And frankly, I respect the honest, straightforward version of racism more. If somebody hates me because I’m black, I want them to say it out loud. Then I know where I stand with them, and can properly arm/armor myself before I have to deal with them. What I despise are people who insist they’re not racist and then go right ahead and do racist things. I can’t prepare for those, because I don’t know where or who they are. I turn my back for a second and some random person sticks a knife in. Worst of all, a lot of them don’t realize they’re racist, because they’ve convinced themselves that only blackface and KKK membership and guys like this LA justice of the peace are what racism looks like. Those people are like sleeper agents — after they stick the knife in, then they blink in surprise and look down at their bloody hands and gasp, “OMG, what have I done?” and proceed to have a panic attack. Which does me a whole lot of good as I stand there bleeding.
Southern racism, IMO, is mostly the straightforward, “safe” version of racism. I call it “safe” — though it still kills people and causes great harm — because it’s relatively easy to avoid, easy to confront, and easy to scorn. But the racism I’ve encountered in every other part of the country (and every part of the world I’ve visited outside the US) is mostly the sleeper-agent version of racism. It’s not easy to deal with, and I suspect it destroys a lot more lives. It’s not safe at all.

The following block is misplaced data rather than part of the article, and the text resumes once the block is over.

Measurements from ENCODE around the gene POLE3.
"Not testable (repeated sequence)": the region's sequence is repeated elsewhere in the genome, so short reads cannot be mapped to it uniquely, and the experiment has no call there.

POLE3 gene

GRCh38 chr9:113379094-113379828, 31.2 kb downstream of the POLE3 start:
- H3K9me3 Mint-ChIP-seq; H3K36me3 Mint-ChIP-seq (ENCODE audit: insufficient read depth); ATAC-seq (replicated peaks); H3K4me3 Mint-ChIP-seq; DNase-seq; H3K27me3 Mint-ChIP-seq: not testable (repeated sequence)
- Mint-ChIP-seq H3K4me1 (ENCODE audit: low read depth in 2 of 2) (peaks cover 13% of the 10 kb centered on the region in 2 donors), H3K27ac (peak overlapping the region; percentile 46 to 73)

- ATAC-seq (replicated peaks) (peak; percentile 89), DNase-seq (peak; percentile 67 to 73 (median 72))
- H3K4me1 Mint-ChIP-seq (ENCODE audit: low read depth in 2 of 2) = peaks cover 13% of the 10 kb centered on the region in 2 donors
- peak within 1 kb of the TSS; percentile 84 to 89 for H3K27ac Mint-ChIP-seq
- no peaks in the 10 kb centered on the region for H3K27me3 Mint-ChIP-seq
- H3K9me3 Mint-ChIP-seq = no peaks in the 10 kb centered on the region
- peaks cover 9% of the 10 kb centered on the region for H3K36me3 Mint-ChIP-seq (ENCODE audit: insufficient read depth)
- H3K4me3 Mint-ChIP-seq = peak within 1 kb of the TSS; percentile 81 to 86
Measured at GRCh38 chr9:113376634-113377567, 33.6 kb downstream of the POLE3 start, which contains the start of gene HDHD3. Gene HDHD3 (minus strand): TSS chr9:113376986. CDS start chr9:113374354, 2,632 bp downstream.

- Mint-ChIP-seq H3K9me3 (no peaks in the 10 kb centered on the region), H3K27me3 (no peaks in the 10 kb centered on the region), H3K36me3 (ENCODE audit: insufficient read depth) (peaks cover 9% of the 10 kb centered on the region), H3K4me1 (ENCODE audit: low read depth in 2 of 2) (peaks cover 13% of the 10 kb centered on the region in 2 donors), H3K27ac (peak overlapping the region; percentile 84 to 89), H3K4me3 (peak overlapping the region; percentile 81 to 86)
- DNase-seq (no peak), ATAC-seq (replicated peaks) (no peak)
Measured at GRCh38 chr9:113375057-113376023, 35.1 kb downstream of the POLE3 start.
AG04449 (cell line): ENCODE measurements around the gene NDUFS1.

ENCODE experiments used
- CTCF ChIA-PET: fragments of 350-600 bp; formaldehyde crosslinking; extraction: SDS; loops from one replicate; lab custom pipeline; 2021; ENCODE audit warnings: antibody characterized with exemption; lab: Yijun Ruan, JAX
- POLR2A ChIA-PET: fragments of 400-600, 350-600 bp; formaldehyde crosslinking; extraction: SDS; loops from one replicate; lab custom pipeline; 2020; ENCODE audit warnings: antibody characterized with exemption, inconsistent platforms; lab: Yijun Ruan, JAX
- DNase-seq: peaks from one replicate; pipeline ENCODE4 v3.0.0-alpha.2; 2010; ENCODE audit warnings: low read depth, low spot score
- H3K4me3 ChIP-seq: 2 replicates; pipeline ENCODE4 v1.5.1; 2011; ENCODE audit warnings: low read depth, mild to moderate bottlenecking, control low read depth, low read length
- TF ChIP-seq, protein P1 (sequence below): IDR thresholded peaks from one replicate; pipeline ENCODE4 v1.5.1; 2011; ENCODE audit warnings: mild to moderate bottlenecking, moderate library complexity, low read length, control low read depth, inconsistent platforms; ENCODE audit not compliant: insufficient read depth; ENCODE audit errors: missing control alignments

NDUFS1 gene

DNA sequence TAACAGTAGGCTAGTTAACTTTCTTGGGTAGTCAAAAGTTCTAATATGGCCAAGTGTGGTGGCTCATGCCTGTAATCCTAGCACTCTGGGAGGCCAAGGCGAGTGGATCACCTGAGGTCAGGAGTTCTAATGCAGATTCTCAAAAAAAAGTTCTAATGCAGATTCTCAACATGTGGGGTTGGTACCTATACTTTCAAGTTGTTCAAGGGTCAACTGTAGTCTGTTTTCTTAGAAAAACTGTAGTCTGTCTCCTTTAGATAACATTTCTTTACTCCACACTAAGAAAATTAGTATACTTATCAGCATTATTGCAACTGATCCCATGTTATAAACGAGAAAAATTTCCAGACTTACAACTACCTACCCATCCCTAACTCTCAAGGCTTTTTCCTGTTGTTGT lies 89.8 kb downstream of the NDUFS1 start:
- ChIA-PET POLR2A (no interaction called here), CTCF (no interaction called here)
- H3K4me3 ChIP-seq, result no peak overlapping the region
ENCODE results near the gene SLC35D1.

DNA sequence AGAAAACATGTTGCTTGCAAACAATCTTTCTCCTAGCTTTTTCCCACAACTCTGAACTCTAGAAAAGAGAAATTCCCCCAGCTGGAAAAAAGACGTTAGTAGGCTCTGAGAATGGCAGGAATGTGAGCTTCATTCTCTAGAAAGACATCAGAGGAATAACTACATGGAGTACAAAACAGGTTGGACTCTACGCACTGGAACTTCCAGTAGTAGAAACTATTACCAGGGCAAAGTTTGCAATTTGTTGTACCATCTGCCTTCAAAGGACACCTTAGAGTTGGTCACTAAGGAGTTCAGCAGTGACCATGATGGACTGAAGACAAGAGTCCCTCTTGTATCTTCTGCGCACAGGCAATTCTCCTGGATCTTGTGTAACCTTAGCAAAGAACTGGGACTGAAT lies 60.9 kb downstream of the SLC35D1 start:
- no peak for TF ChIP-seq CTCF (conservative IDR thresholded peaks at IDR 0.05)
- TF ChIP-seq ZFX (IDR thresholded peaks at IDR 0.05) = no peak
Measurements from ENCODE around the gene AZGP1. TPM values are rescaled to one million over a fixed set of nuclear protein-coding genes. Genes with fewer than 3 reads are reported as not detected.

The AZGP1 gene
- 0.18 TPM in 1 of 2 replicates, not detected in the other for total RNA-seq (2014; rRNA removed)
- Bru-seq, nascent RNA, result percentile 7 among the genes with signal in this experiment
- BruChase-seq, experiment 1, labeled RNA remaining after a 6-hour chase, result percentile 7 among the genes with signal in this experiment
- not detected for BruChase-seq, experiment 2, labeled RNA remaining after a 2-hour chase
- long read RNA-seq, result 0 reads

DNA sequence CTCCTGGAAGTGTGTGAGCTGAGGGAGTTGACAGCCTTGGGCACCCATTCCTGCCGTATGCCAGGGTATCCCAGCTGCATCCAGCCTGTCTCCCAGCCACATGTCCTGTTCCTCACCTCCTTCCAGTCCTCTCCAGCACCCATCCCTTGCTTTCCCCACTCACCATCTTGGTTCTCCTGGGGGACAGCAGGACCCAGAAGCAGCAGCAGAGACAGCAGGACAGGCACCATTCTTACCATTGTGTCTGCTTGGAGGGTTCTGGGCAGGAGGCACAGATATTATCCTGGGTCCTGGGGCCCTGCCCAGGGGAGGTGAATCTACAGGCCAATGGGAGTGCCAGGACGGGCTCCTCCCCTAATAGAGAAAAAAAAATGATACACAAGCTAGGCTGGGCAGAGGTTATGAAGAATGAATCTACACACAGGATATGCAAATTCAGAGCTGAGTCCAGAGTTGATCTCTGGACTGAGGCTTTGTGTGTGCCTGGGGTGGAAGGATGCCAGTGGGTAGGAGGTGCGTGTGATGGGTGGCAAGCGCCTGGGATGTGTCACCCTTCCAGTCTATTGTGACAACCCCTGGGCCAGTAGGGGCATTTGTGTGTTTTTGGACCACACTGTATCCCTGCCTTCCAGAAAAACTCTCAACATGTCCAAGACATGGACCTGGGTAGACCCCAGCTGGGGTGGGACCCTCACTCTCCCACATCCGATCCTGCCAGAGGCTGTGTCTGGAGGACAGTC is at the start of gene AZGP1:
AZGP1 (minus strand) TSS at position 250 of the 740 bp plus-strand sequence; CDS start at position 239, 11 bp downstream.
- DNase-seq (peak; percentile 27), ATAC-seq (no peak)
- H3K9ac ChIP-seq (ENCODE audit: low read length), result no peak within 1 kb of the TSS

Now, let me be clear: I believe both forms of racism are dangerous and must be eradicated. The “safe” version, among other things, facilitates the continued existence of the unsafe version by distracting attention from it. But which version do you think scares me more?
Seriously, why would some two-bit justice of the peace in the back end of beyond who’s at least thought about this stuff, and is willing to speak his thoughts aloud, bother me? I’m far more concerned about the agents and editors and publishers and art directors and sales associates and fellow authors and readers who smile in my face at conventions and networking events, and who might at any given moment “go active” and come at me with a broken beer-bottle. Or pan my work as “not universal” because it features people of color. Or ignore it at awards time because they genuinely believe only white men can do SF any justice. Or decline to read/review it because they see my author picture and assume it can’t possibly be any good because of what I look like and Those People can’t write. Or deride me as an “affirmative action baby” if I’m successful. Or or or or or.
So if I had to sum up my overall reaction, it would be Hey, you, person who just made yet another har-har funneh joke about Southern inbreeding and backwardness, do you actually have any idea how racism really works? No? Then STFU and go read a book, and meanwhile save your outrage and ridicule for the next RaceFail, wherever it may crop up. Which will probably be in your own backyard. Or, your mirror.
Or, shorter: meh.